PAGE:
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1948 New Yorker 2 year road trip


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The C39 NewYorkers didn't use a remote mount booster... in fact none was used till 1949 straight "8" cars.

The firewall mounted booster looks to be a 1954-57 Ford product. T-Birds used that booster too.

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  • 5 weeks later...
  • 2 weeks later...

So......

Well as I said I sent the carb, distributor and solenoid out for a rebuild just to be sure everything is good for our trip. Carb and Distributor came back great, Solenoid.... not so much!

This company, well established and well known to many on this forum I'm sure, in business for over 50 years, claiming to do it right the first time!.... did not.

 

I took the solenoid off the starter motor and sent it (the solenoid) to them for a rebuild, naturally I sent the complete unit with the solenoid plunger, spring and dust cover as a working set. It came back sans plunger unit & dust cover.

They told me they do not deal with the plunger and dust cover as they only rebuild the actual core, the plunger is reusable and the customer is supposed to keep that... well that's news to me after the fact, and now I have a solenoid that is useless!!! They claim it never had the plunger in it when it arrived and was most likely stolen in transit... Not sure about you but I'm calling bullshit on that! Somebody will open a package containing a carb/distributor and solenoid and ONLY take the plunger...... right!!!

Anyway, they can't find my plunger - deny getting it in the first place, don't have another one to sell to me and don't have a complete unit in the warehouse either... and told me to go look elsewhere on the internet to find one. FML!!!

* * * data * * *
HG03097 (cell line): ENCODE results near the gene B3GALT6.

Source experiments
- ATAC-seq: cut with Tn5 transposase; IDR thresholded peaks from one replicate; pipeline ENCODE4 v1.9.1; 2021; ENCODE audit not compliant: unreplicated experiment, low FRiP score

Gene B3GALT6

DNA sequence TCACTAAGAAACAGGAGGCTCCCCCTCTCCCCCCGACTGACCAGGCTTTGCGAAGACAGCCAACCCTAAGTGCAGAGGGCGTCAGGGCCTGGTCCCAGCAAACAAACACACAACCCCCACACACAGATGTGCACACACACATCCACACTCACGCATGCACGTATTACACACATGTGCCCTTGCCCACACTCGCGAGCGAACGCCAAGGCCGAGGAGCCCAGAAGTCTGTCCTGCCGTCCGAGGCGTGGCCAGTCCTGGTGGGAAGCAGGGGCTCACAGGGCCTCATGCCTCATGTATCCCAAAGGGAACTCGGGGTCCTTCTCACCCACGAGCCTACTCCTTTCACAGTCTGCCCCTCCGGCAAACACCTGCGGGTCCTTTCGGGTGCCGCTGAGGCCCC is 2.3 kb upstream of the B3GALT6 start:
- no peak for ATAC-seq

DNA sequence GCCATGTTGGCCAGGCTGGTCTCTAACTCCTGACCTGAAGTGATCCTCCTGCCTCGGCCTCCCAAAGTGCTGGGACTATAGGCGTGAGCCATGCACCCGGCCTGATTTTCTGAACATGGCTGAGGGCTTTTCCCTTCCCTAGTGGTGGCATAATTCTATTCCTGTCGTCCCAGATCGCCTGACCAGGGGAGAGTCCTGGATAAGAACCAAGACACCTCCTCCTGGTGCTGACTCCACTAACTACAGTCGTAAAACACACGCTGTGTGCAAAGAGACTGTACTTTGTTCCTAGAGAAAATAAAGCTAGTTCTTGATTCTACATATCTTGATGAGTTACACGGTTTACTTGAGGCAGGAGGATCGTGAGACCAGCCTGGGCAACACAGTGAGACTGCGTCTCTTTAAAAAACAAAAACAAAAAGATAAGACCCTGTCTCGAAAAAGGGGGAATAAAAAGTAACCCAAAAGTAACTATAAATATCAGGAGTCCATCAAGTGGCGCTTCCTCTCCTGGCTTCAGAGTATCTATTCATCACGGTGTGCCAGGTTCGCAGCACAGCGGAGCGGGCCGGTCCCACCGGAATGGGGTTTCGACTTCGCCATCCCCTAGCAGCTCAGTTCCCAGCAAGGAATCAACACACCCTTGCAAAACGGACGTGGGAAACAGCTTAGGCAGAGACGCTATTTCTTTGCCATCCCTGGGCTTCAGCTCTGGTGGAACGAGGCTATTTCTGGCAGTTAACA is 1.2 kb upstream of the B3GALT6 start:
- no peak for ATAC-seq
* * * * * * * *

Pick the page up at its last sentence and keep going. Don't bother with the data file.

Does anyone have any input for me? I have tried Ebay etc with no luck

 

If anyone has a picture of a 48 starter solenoid/plunger/spring and dust boot that would be helpful as well, does anyone think I could have a machinist make one? Does anyone have one to sell?

 

It sucks when you send them a complete set and only get half back..... and that turns into a complete mess....

 

 

 

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21 hours ago, countrytravler said:

 I have a complete rebuild in a 40 Chry that were selling with a 48 engine. The customer told me that he had it rebuilt with solenoid and paid 800.00 to have both units rebuilt. Will be home in about 5 weeks.

 

Yup that's the one! I have everything in working order just not that dam plunger bit, Any chance you would sell just the solenoid? or know of a stray plunger looking for a good home?

 

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On 10/4/2017 at 10:51 AM, 48NWYKR said:

Do any of you guys have information on this brake booster? I can't find it in the C39 manual so I doubt its factory... does work nice though!

20171003_201714.jpg

 

Yes, this is a type of booster unit used in mid 50's Fords. I have an NOS unit waiting to be installed in my 56 Fairlane.

Edited by Bleach (see edit history)
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5 hours ago, 48NWYKR said:

Yup that's the one! I have everything in working order just not that dam plunger bit, Any chance you would sell just the solenoid? or know of a stray plunger looking for a good home?